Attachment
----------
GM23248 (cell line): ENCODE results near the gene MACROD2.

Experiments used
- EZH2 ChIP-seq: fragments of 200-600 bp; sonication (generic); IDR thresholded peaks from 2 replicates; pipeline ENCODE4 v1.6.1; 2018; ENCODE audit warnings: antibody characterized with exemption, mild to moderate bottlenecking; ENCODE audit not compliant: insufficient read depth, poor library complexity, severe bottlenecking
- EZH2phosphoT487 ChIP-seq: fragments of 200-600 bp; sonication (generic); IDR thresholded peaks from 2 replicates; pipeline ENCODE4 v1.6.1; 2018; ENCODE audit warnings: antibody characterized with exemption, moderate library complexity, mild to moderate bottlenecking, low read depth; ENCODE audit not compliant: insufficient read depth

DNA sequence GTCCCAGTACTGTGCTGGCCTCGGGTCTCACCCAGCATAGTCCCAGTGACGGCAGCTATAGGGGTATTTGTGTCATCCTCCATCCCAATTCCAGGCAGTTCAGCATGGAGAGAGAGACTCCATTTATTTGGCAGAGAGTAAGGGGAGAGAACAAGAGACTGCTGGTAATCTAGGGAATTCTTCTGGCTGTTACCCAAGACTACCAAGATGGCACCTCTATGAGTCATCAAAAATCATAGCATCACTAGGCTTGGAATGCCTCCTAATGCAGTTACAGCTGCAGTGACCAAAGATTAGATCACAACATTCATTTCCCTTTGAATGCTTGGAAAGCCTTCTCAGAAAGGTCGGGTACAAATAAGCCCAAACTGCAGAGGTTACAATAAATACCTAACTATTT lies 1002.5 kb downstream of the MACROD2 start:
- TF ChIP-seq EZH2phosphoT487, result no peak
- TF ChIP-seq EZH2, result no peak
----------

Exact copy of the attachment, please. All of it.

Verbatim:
GM23248 (cell line): ENCODE results near the gene MACROD2.

Experiments used
- EZH2 ChIP-seq: fragments of 200-600 bp; sonication (generic); IDR thresholded peaks from 2 replicates; pipeline ENCODE4 v1.6.1; 2018; ENCODE audit warnings: antibody characterized with exemption, mild to moderate bottlenecking; ENCODE audit not compliant: insufficient read depth, poor library complexity, severe bottlenecking
- EZH2phosphoT487 ChIP-seq: fragments of 200-600 bp; sonication (generic); IDR thresholded peaks from 2 replicates; pipeline ENCODE4 v1.6.1; 2018; ENCODE audit warnings: antibody characterized with exemption, moderate library complexity, mild to moderate bottlenecking, low read depth; ENCODE audit not compliant: insufficient read depth

DNA sequence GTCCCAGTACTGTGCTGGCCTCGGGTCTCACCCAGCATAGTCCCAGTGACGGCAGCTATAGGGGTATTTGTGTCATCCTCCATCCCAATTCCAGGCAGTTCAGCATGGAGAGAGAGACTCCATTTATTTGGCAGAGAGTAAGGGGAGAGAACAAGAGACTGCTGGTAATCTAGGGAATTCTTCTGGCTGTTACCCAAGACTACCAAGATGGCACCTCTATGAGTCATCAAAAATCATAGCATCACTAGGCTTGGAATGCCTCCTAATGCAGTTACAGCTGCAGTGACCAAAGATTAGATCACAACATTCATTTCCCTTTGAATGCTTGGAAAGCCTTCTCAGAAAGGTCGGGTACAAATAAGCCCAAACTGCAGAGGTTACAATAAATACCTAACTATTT lies 1002.5 kb downstream of the MACROD2 start:
- TF ChIP-seq EZH2phosphoT487, result no peak
- TF ChIP-seq EZH2, result no peak